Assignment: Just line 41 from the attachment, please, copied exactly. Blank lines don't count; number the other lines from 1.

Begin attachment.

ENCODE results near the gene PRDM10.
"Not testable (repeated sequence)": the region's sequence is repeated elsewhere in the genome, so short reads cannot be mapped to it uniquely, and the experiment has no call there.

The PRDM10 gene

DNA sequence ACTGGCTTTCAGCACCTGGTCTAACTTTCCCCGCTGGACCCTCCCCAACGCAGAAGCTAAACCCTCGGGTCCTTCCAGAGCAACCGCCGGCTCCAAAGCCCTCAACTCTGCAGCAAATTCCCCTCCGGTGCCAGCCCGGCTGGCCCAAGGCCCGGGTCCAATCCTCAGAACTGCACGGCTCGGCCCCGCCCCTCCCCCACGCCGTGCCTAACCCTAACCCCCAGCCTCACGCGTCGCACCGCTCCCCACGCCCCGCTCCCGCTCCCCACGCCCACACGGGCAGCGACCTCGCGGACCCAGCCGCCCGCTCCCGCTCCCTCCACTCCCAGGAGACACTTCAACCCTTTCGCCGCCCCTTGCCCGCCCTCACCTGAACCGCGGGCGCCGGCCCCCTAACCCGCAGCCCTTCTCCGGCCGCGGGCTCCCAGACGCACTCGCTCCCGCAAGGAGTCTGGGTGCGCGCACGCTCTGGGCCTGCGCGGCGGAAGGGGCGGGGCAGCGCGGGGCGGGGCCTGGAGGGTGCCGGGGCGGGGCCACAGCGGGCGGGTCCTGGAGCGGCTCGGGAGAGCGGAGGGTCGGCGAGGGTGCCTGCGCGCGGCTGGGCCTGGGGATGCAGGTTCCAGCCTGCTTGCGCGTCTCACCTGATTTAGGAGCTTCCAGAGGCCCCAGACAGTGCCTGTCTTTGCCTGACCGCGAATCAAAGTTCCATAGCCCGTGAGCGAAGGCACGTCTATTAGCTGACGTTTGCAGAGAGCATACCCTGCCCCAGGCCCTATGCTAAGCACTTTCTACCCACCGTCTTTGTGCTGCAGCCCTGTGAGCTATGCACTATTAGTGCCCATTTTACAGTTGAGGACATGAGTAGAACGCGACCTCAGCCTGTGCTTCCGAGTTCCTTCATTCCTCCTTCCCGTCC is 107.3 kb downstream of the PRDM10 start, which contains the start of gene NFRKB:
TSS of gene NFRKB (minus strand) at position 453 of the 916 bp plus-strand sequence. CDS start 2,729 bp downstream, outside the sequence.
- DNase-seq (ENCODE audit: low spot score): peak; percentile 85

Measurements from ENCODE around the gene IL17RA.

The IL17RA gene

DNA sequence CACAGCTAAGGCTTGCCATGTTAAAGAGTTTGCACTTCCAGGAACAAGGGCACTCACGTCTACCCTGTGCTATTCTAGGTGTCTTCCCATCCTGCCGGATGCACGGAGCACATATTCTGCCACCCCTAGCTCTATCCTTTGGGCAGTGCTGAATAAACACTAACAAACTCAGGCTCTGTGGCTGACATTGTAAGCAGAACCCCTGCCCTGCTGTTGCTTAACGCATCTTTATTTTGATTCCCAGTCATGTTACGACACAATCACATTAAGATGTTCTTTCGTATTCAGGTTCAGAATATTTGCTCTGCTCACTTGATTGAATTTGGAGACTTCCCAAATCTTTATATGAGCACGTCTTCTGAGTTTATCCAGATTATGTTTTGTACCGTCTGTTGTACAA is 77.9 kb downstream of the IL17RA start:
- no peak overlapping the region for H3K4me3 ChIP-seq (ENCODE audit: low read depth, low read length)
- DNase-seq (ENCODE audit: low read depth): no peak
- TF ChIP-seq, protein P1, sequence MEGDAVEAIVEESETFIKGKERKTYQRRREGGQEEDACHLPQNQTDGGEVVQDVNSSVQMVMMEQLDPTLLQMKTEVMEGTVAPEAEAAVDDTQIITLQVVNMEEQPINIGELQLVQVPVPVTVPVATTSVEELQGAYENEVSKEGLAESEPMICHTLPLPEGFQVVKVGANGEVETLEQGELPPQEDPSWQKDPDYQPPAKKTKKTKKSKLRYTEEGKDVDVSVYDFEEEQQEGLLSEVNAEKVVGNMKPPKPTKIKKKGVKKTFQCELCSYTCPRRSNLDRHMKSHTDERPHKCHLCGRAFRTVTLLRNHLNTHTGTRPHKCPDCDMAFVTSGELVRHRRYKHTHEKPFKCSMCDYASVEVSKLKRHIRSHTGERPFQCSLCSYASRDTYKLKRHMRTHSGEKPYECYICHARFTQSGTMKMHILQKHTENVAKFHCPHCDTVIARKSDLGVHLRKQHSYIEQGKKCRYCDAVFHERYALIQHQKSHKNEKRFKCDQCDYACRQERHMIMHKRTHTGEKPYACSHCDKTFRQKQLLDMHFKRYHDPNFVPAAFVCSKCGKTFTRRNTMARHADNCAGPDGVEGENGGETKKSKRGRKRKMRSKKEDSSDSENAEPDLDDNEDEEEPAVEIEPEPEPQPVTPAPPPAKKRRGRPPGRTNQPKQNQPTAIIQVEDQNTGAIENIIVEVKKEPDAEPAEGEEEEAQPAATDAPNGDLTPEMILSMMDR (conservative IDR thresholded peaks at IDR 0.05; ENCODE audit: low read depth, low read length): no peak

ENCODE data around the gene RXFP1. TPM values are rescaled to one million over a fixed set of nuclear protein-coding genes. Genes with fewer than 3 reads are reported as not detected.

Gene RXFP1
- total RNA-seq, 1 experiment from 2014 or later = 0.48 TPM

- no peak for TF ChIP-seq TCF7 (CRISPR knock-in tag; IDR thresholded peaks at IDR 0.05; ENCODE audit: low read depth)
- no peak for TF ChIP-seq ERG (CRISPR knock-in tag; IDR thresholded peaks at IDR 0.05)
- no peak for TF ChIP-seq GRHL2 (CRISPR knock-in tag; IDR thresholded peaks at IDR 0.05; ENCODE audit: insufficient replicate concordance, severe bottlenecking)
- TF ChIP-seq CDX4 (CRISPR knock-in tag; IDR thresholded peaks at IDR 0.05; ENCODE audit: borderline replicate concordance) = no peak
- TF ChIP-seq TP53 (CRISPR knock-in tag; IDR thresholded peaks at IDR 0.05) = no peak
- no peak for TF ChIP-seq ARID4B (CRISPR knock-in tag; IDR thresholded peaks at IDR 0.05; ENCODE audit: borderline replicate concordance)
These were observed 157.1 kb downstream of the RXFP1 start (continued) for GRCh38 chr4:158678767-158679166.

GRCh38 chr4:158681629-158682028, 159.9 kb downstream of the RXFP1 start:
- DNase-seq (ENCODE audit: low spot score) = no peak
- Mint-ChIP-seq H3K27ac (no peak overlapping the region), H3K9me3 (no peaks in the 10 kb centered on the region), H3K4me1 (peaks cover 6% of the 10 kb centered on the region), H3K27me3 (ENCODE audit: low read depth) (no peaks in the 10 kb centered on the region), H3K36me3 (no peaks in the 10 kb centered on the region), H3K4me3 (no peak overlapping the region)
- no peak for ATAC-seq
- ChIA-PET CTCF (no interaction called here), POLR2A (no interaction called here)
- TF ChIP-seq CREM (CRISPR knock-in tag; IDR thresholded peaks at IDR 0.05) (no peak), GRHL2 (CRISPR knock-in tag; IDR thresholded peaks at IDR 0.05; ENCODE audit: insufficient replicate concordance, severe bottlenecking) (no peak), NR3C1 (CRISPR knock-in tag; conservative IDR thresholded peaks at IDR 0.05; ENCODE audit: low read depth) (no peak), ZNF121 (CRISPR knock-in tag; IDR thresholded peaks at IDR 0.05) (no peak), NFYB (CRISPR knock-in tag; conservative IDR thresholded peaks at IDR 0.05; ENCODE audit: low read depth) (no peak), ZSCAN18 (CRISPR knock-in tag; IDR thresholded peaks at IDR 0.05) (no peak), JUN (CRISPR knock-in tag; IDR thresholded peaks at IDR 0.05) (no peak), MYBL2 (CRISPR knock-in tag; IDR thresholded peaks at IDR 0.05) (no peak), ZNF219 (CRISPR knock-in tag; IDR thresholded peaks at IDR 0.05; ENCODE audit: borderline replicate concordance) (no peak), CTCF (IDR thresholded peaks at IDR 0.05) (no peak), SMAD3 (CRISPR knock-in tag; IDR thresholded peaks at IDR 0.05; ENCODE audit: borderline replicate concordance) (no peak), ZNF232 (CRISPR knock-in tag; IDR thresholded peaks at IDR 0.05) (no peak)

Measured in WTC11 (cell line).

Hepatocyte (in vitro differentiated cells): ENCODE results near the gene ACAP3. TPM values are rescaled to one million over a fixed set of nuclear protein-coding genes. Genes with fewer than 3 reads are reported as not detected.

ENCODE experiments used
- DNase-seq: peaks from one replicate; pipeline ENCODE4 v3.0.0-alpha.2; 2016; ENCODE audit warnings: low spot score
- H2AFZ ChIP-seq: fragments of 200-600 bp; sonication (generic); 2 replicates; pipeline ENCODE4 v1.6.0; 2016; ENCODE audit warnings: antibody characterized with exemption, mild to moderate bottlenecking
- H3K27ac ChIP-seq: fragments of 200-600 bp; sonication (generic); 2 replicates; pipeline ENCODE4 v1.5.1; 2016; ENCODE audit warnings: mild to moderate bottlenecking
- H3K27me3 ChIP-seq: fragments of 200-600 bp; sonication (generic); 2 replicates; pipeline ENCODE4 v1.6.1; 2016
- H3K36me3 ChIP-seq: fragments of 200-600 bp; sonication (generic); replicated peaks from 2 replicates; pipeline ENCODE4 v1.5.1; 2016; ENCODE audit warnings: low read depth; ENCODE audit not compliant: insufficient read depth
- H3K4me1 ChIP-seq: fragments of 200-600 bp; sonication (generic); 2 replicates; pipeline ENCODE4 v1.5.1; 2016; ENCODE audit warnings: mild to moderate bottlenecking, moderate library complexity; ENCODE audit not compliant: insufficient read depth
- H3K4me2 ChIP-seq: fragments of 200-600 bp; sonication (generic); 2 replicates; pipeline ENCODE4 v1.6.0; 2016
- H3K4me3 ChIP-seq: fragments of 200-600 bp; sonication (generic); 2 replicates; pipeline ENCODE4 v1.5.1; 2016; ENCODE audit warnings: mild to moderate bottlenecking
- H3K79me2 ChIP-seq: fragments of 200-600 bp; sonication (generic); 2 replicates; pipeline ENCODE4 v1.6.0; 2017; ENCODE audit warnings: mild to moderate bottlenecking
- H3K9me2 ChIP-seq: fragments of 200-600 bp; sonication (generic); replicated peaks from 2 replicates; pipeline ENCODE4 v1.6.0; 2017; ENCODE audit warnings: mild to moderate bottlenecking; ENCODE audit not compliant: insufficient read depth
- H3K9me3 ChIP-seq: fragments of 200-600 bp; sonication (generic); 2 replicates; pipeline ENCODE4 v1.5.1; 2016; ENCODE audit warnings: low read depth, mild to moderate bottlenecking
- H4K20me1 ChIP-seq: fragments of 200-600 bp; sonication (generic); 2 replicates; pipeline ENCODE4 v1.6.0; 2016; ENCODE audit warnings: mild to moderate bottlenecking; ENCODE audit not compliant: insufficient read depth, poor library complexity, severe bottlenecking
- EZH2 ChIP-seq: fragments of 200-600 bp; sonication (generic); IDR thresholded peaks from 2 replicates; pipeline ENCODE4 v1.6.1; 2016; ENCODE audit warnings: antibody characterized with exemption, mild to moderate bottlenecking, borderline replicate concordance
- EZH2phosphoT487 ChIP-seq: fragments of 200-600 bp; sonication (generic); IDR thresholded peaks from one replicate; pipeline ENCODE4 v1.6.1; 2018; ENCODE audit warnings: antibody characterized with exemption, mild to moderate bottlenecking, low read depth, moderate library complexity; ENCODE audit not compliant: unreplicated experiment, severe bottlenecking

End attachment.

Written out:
- H3K9me2 ChIP-seq: fragments of 200-600 bp; sonication (generic); replicated peaks from 2 replicates; pipeline ENCODE4 v1.6.0; 2017; ENCODE audit warnings: mild to moderate bottlenecking; ENCODE audit not compliant: insufficient read depth